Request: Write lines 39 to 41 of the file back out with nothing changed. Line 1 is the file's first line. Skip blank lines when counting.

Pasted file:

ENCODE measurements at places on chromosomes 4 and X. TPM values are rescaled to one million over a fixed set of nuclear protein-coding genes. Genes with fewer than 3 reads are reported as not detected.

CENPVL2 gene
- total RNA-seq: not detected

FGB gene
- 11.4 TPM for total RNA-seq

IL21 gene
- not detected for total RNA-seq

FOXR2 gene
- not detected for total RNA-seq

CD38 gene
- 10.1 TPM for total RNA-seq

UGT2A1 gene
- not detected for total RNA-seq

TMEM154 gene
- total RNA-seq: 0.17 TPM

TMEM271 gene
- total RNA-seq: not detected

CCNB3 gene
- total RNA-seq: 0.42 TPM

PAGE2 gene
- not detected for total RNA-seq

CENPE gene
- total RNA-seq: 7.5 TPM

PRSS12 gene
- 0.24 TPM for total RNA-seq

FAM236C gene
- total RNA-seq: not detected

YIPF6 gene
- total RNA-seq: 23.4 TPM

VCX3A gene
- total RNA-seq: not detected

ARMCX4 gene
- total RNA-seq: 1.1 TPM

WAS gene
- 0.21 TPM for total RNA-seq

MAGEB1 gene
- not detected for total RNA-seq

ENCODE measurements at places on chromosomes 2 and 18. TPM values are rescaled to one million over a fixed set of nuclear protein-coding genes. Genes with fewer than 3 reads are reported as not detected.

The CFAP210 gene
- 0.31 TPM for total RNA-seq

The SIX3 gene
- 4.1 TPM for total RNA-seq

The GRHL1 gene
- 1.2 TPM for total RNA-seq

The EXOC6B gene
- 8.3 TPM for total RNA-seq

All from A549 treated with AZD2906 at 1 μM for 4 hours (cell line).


The CFAP210 gene
- 0.31 TPM for total RNA-seq

The SIX3 gene